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updated: 10/6/2017 7:07 PM

Babcock McGraw: Newton's comments forgivable, but women's general response is not

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  • There has been plenty of backlash toward Carolina Panthers quarterback Cam Newton after the comments he made to a female reporter during a news conference earlier this week. But the comments from other women about the topic were just as disappointing, columnist Patricia Babcock McGraw says.

    There has been plenty of backlash toward Carolina Panthers quarterback Cam Newton after the comments he made to a female reporter during a news conference earlier this week. But the comments from other women about the topic were just as disappointing, columnist Patricia Babcock McGraw says.
    Associated Press

 
 

We live in a world in which someone is always offended by something.

It's why political correctness has gotten out of hand. Many people are afraid to say anything about anything, or anyone.

Quite frankly, it's tiresome. And boring.

And yet, that being said, if I'm being honest, I must admit that I was offended by the condescending remarks that Carolina Panthers quarterback Cam Newton made on Wednesday during a news conference.

They cut deep.

They should have cut deep for all women, but I'm afraid they didn't.

When a female reporter asked Newton a serious question about the routes of one of the Panthers' wide receivers, Newton seemed amused, like the question was a big joke.

"It's funny to hear a female talk about routes," Newton said. "It's funny."

Newsflash Cam: female sports reporters can talk about routes. Because they know about routes. Because it's their job.

I like that Newton swiftly issued a seemingly heartfelt apology the next day with a Twitter video. And I buy his message. I think he is sorry for what he said, and I think he realized that, as a father of two daughters, his comments were disappointing.

But just as disappointing to me were the Twitter comments about the topic from countless women. Yes women.

Of course, there were some women, particularly female journalists, who rushed to the side of Jourdan Rodrigue of the Charlotte Observer. I have a feeling they know her pain. They've probably dealt with their own version of Newton's comments somewhere in their career. I know I have.

But many women out there defended Newton, long before he even issued his apology. They said that there was nothing wrong with what he said, and that Rodrigue has no reason to be upset. What's the big deal, some asked? Why is Rodrigue being such a baby?

To which I say ... sigh!

What is it with women supporting other women, especially when it comes to sports?

It is such a struggle. It always has been.

I am perfectly content to forgive Newton for his comments. I think they were made without much thought, I think he was trying to be cute, and quite honestly, I think it is likely that he made them without any malice. I also don't think he should have lost his endorsement with Dannon because of his comments. That was a bit harsh.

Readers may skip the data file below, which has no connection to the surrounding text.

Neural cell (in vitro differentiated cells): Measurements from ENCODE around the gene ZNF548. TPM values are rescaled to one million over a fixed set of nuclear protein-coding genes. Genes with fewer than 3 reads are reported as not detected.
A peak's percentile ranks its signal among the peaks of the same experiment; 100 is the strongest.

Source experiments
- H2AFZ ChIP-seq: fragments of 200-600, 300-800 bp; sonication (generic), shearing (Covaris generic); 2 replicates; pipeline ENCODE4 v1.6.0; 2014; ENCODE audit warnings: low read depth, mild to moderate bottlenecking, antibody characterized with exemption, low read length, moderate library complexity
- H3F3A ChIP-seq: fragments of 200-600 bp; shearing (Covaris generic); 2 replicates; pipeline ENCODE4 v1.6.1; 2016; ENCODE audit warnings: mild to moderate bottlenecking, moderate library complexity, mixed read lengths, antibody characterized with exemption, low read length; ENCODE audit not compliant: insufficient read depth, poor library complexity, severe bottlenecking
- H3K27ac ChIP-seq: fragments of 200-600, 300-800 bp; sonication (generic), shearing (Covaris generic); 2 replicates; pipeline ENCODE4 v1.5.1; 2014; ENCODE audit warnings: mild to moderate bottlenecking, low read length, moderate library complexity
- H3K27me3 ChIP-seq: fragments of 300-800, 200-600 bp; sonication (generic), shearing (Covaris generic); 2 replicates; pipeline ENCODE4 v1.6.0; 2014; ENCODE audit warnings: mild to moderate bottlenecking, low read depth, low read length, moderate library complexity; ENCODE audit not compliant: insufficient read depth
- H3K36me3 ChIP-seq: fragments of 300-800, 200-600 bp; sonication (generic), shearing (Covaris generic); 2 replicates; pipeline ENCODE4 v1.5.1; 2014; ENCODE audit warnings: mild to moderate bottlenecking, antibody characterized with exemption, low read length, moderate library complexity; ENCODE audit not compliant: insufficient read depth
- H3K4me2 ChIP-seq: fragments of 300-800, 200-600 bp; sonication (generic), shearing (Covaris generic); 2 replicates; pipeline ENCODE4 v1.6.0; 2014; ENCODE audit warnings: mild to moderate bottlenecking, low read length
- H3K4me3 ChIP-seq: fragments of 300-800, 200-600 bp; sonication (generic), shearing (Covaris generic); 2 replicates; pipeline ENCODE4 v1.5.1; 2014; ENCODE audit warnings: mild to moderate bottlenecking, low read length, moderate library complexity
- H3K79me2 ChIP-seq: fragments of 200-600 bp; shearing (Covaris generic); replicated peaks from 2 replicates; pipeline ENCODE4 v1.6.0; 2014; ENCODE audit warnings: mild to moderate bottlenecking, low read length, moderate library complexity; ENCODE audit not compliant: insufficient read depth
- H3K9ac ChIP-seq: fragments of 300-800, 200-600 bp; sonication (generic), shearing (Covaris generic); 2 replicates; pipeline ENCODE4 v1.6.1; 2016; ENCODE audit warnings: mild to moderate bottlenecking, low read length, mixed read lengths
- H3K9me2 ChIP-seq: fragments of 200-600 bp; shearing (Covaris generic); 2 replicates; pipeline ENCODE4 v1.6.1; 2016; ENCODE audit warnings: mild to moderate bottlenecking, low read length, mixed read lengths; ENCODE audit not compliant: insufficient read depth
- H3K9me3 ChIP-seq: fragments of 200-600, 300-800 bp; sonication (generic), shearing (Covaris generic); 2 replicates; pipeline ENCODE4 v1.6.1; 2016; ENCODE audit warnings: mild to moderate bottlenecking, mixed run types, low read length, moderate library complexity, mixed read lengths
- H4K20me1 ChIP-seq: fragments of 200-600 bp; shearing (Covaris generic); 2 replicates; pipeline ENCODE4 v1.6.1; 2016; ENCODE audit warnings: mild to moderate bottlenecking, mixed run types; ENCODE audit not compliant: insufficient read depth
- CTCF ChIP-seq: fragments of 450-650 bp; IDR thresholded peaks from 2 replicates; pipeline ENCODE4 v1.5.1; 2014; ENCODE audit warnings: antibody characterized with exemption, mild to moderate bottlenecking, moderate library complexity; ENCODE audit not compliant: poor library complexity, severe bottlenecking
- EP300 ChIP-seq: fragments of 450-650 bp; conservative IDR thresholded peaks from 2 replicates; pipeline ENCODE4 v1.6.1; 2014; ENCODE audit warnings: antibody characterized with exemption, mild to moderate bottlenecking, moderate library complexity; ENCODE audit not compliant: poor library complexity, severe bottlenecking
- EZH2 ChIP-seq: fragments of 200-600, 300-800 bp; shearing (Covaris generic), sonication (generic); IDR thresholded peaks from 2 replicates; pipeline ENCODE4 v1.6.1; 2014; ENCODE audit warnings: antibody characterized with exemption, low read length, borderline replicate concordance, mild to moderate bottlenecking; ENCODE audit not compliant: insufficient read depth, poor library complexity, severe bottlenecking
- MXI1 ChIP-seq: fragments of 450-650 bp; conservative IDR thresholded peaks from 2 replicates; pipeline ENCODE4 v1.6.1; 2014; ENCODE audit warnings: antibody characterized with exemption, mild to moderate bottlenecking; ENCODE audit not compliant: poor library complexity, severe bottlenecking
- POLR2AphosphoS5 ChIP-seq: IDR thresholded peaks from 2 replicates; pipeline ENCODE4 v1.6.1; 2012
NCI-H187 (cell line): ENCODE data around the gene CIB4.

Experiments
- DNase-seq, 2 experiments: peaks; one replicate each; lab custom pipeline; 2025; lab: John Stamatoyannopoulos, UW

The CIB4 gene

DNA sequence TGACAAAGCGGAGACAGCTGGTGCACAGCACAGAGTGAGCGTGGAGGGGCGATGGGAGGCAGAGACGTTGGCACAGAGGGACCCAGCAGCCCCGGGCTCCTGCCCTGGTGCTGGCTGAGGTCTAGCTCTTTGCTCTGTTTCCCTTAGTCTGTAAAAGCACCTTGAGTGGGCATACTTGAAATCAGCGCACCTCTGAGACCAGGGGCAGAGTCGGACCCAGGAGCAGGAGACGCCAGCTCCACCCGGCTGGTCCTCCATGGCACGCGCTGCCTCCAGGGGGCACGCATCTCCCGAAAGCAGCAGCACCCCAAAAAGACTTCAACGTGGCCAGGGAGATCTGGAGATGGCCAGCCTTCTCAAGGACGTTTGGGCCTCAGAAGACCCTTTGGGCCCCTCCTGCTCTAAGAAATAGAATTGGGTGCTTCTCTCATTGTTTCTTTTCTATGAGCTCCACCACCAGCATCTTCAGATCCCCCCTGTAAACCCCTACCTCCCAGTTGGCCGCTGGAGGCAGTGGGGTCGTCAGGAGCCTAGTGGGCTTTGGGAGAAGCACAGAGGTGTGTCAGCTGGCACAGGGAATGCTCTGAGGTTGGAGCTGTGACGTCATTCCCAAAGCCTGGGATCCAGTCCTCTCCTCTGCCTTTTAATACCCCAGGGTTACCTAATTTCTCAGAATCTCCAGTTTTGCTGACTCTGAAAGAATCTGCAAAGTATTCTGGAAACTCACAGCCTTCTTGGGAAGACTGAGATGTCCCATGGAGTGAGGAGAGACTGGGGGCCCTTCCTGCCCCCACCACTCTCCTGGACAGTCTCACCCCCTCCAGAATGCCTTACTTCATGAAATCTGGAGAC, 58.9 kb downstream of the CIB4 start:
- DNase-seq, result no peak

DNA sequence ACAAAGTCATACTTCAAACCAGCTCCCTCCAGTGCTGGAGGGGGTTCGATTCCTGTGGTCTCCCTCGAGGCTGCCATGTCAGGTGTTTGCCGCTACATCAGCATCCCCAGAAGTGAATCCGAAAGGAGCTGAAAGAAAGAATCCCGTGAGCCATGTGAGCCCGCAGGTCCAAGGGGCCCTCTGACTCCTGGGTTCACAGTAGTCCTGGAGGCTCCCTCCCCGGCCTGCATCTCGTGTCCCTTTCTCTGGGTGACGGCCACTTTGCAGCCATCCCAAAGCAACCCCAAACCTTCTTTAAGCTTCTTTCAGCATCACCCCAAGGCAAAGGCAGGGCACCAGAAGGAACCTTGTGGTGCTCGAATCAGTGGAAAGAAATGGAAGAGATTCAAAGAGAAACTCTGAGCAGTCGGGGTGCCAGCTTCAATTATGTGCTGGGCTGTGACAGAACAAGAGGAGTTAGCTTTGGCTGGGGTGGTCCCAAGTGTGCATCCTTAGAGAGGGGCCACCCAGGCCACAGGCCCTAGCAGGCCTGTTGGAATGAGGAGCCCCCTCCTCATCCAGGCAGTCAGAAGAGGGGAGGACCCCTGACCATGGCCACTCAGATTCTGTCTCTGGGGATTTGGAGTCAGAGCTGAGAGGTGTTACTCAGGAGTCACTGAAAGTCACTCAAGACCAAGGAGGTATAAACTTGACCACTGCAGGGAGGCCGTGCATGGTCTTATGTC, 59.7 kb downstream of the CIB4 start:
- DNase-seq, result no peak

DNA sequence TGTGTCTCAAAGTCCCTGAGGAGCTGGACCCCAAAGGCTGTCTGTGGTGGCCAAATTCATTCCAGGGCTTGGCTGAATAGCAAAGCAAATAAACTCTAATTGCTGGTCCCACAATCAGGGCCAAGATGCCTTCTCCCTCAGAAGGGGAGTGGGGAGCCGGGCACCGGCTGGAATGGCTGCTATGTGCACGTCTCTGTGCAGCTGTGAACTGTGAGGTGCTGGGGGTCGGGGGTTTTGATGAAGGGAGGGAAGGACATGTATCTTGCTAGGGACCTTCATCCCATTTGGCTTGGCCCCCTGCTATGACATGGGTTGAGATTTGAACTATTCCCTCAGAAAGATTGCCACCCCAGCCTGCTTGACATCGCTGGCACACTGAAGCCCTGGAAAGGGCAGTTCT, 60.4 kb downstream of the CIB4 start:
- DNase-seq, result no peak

But that doesn't mean I shouldn't have a problem with what he said in the first place, and the fact that he said it, and the fact that other men have said similar things in the past about female journalists, or about women in general.

I do, in fact, have a problem with that. And quite frankly, all women should. Newton's comments were degrading, disrespectful and dismissive of the reporter's expertise.

And essentially, they were degrading, disrespectful and dismissive of all female reporters.

Herein lies a huge problem in our society.

Why doesn't that bother all women?

Many women seem to have a hard time supporting other women, whether it's at work, at the gym, at a social function, wherever. Women often pick other women apart, rather than lift the women around them up.

Women have a hard enough time in this world, trying to look perfect and be perfect and act perfect, all while playing catch-up in a workplace and society that had been suppressive to them for generations.

So, wouldn't it make more sense for women to support each other as often as possible, and particularly in cases when the wagons really need to be circled?

I have long been convinced that this is part of the reason why women's sports aren't more successful.

It's hard enough to get men to support women's sports. But it can be just as tough to get women to support women's sports.

Why?

Why don't women want to support female athletes? I'm not sure, but many don't.

Better yet, what could be the reason so many women don't support women in general, in good times or in bad?

Women can be so tough on other women, like the women on Twitter with Rodrigue. I'm not sure of the psychology behind it, but I do know that it's a real problem.

I wish I could understand it. Better yet, I wish it would change.

pbabcock@dailyherald.com

Follow Patricia on Twitter: @babcockmcgraw

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